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08:40 Feb 21 2010

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Tibetans worship Buddha during Tibetan New Year
08:39, February 21, 2010  

Thousands of Tibetans journeyed to temples, hills and riverside in Lhasa to worship Buddha, as well as the god of mountains and the god of rivers, praying for good luck during the Tibetan New Year holiday from Feb. 13 to 22.

Dola, 24, hung "Jingfan", colorful flags with Buddhist teachings written on them, on hills behind Sera Monastery in southwest China's Tibet Autonomous Region on Friday, an auspicious day on the Tibetan calendar.

It is a religious ritual for the Tibetans to hang "Jingfan" on the hills and conduct "Weisang", a pine branch burning ceremony, at riversides to pray for peace and a good harvest during Tibetan New Year holiday.

The Year of the Iron Tiger in the Tibetan calendar began on Feb. 14 this year, exactly the same date as Spring Festival, or Lunar New Year. The coincidence has happened 18 times since 1950, according to experts of astrology and Tibetan calendar calculations.

The Tibetans enjoy a 10-day holiday for the new year, from Feb.13 to 22.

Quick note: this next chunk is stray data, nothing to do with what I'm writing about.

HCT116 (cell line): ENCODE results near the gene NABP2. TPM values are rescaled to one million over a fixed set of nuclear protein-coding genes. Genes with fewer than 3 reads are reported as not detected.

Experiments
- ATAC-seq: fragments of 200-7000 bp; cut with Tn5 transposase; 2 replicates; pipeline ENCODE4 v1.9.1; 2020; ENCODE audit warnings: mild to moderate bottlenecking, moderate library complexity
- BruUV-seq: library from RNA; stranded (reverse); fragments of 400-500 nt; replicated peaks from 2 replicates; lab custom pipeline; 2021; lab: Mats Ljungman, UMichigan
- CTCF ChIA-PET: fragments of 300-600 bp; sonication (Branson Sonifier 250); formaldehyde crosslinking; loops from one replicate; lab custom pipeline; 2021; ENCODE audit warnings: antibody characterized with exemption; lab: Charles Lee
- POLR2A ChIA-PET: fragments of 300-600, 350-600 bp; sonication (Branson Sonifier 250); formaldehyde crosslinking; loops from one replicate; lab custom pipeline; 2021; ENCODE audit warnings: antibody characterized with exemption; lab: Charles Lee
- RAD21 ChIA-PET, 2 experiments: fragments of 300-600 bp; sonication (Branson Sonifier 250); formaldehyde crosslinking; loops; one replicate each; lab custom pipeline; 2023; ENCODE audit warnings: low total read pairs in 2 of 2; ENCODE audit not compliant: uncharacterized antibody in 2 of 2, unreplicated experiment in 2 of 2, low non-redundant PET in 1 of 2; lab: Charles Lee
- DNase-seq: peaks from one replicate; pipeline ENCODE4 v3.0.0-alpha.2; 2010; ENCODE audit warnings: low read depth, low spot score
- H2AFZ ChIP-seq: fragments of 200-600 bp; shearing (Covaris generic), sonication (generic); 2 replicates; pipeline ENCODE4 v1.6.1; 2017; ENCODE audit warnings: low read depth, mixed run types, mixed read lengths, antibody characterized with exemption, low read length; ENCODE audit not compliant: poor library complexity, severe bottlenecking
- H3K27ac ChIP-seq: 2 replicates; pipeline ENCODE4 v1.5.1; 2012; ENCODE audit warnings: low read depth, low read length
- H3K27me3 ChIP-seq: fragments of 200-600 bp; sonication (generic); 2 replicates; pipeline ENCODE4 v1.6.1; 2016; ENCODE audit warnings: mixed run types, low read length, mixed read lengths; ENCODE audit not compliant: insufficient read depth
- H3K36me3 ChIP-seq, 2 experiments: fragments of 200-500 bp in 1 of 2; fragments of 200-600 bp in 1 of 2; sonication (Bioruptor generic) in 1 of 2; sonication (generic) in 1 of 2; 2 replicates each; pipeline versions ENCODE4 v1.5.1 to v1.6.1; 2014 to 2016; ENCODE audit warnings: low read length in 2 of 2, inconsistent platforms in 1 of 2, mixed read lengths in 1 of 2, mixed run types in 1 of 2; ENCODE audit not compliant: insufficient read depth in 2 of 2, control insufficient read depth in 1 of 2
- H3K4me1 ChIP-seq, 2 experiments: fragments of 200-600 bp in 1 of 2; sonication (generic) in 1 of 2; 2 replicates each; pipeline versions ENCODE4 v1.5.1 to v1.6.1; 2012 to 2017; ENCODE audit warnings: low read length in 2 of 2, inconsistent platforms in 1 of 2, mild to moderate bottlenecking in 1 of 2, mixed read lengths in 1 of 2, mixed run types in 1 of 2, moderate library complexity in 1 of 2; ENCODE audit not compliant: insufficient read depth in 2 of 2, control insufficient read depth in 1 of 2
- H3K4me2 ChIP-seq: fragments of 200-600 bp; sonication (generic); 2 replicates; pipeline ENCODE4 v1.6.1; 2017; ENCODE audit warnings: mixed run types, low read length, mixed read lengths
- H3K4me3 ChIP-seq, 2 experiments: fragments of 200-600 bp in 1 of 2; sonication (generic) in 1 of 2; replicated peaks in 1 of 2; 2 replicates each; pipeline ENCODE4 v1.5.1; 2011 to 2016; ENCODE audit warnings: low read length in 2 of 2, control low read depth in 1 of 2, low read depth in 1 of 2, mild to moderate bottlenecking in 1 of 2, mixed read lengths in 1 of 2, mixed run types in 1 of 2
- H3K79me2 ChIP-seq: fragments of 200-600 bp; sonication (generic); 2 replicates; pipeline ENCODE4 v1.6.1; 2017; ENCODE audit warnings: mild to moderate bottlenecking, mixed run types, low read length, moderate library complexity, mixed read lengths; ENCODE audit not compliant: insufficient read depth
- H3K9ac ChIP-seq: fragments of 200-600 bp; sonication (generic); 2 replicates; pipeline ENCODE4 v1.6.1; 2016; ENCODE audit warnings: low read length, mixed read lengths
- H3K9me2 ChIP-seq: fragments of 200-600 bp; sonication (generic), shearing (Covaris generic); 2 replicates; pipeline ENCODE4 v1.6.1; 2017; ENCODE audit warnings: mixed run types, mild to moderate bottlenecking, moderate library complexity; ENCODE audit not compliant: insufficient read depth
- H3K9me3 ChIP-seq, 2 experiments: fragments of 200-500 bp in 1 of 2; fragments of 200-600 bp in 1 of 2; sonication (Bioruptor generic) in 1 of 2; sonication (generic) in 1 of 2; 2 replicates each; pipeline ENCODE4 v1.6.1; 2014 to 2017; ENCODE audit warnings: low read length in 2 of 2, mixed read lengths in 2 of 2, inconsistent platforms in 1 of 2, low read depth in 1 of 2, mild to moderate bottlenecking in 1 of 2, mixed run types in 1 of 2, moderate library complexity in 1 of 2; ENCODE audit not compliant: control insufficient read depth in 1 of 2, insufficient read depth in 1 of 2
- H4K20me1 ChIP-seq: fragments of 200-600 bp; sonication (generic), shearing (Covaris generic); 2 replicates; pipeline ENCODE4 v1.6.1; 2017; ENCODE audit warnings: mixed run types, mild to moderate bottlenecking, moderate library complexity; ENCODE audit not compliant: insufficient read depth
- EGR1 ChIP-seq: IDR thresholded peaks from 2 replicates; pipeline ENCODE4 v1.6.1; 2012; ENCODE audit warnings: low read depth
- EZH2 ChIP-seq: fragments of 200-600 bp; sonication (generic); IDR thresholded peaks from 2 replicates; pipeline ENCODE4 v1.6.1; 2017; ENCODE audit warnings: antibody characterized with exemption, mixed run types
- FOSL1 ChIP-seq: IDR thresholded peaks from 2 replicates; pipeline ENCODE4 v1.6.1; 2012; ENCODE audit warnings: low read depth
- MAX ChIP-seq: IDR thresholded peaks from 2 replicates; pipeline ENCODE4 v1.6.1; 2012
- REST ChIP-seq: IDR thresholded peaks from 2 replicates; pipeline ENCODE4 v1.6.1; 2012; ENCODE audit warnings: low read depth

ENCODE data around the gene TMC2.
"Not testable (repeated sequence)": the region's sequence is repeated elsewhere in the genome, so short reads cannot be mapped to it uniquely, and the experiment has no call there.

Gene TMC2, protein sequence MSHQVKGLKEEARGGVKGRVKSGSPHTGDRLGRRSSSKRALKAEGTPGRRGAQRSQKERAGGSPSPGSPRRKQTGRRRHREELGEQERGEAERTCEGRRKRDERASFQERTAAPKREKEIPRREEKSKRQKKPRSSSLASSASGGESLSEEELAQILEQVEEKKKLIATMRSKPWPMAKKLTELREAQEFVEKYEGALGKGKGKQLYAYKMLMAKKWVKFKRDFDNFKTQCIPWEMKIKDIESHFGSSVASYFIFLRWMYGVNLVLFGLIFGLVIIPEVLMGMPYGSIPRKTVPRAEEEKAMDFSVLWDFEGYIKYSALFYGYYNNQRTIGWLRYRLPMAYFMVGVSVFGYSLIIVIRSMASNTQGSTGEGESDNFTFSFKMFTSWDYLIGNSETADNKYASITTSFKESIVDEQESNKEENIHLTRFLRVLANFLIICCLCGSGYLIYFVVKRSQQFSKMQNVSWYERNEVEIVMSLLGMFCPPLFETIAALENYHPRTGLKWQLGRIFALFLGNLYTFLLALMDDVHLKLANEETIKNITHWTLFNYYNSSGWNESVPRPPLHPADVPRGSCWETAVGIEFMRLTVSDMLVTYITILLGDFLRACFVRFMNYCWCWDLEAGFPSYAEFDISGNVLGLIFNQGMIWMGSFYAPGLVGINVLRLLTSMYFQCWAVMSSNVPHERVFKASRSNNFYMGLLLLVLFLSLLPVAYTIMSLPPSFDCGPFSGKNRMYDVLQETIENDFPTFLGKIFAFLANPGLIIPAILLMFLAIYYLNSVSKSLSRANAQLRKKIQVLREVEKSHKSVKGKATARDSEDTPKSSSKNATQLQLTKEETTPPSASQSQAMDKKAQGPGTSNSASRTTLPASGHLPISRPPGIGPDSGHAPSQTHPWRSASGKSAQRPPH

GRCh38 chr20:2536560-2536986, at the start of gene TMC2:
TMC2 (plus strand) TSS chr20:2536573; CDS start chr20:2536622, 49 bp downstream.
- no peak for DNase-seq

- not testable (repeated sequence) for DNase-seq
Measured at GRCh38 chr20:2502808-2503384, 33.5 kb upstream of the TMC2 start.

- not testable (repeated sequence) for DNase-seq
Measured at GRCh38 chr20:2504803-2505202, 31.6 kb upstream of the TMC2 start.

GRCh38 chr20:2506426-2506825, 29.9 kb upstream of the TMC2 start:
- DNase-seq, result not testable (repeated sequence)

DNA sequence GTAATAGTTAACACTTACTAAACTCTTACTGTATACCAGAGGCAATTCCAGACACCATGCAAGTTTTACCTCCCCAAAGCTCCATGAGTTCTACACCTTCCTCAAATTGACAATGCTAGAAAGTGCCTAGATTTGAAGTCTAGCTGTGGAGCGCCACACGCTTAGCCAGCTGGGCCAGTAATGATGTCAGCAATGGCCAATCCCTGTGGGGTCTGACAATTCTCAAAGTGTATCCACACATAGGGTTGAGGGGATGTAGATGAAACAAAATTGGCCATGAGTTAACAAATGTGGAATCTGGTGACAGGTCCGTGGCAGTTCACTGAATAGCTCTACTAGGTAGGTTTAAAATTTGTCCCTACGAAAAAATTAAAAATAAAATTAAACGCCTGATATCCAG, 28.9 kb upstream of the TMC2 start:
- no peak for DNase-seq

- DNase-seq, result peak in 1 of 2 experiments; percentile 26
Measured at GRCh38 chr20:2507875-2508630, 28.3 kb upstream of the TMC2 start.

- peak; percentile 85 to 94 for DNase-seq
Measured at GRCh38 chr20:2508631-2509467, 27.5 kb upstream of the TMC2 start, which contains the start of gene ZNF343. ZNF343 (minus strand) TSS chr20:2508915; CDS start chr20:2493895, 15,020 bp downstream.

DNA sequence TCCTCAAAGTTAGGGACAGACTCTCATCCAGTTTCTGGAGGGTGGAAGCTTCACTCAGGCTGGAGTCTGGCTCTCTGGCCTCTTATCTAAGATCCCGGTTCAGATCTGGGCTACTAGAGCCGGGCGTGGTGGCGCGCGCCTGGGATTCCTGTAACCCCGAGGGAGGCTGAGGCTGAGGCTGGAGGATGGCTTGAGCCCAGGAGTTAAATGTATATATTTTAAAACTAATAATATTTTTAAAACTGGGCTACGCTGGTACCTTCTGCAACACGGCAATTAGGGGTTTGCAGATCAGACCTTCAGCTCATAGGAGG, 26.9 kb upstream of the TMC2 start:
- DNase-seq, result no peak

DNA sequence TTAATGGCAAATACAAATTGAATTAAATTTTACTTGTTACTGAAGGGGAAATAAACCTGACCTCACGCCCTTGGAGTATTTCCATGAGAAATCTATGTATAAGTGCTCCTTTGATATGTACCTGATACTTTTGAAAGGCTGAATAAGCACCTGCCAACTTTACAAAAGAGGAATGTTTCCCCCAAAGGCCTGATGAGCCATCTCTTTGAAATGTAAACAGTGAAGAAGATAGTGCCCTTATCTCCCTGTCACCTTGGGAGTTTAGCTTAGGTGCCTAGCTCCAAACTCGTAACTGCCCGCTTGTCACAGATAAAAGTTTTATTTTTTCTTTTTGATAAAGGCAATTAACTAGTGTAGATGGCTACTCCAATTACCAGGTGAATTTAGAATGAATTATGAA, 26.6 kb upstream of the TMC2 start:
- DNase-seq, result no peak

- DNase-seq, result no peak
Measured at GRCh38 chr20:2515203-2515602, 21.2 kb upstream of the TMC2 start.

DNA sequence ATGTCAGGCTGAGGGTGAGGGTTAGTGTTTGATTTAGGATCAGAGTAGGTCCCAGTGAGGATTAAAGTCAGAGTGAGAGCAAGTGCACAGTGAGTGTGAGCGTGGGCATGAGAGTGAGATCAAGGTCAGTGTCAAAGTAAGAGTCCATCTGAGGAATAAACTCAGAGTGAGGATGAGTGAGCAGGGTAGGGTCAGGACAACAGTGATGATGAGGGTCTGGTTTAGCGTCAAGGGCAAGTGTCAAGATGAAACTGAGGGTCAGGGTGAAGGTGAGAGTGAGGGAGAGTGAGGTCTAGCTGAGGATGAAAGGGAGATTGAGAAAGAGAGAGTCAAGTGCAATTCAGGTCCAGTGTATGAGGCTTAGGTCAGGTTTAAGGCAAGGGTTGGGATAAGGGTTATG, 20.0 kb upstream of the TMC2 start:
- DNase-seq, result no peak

Dondrup and his family prayed at Sera Monastery, one of the three leading monasteries in Lhasa alongside Drepung and Ganden, in the small hours of the new year's day.

"We have been worshiping at Sera Monastery for years," said Dondrup.

More than 10,000 religious believers worshiped at Sera Monastery every day during the Tibetan New Year holiday, said Tenzin of the Democratic Management Committee of Sera Monastery.

The number of pilgrims to Jokhang Temple alone, a spiritual center of Tibetan Buddhism, amounted to more than 100,000, said Lama Dawa from the temple. With a history of more than 1,300 years,the temple was put on the World Cultural Heritage List in 2000.

"We have been praying at temples and the Potala Palace in the mornings and visiting friends and relatives in the afternoons since the second day of the new year," said Dondrup.

Dondrup and his wife, Pengqiong, are devout Buddhists. Their house has a prayer room with several Buddha statues.

Tsewang Sangpo and his family chose to worship at a small temple faraway from downtown Lhasa.

"It is not only a pilgrimage but also a family outing for us," said Tsewang who drove his newly-purchased sports utility vehicle to the temple.

The Potala Palace, covering over 100,000 square meters in Lhasa, was put on the World Cultural Heritage List in 1994.

Source: Xinhua

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